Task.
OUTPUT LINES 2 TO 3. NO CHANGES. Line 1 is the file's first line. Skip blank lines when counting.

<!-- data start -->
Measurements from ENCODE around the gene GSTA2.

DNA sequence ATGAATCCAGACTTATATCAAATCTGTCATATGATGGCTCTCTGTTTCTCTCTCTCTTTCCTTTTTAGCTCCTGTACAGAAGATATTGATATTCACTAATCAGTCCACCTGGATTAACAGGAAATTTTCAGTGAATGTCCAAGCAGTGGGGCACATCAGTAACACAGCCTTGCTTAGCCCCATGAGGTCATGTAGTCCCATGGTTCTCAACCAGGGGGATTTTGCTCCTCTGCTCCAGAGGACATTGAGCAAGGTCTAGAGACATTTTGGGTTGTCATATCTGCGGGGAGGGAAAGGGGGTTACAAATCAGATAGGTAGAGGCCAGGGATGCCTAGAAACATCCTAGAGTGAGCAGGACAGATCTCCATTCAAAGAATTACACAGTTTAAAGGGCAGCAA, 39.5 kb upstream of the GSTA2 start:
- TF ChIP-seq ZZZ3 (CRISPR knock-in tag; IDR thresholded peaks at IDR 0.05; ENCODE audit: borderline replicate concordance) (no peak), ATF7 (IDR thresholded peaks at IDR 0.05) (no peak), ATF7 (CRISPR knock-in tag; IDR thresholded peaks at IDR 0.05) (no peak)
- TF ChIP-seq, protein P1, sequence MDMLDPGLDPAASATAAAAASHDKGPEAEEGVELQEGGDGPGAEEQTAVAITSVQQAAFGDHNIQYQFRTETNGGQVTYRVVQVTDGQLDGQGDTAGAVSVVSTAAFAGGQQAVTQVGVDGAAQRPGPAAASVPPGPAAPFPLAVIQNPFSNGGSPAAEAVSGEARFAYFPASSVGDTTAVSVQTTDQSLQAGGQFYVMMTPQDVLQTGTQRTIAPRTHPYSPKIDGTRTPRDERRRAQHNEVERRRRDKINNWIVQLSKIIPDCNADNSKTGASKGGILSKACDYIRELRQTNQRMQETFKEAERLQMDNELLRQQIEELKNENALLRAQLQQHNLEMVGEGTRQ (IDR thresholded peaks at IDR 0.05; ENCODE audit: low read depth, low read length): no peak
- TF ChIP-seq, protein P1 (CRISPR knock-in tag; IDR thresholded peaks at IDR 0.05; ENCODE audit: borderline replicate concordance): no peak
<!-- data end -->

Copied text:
DNA sequence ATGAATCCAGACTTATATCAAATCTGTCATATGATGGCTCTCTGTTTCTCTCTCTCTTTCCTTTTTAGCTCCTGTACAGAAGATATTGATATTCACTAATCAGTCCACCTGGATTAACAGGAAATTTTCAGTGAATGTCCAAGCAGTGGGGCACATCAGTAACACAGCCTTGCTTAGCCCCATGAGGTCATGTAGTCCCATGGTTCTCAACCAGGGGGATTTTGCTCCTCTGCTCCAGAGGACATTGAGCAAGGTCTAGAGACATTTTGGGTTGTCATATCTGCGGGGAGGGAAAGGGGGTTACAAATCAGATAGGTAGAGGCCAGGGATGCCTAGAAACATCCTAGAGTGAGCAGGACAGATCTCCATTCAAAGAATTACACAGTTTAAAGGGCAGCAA, 39.5 kb upstream of the GSTA2 start:
- TF ChIP-seq ZZZ3 (CRISPR knock-in tag; IDR thresholded peaks at IDR 0.05; ENCODE audit: borderline replicate concordance) (no peak), ATF7 (IDR thresholded peaks at IDR 0.05) (no peak), ATF7 (CRISPR knock-in tag; IDR thresholded peaks at IDR 0.05) (no peak)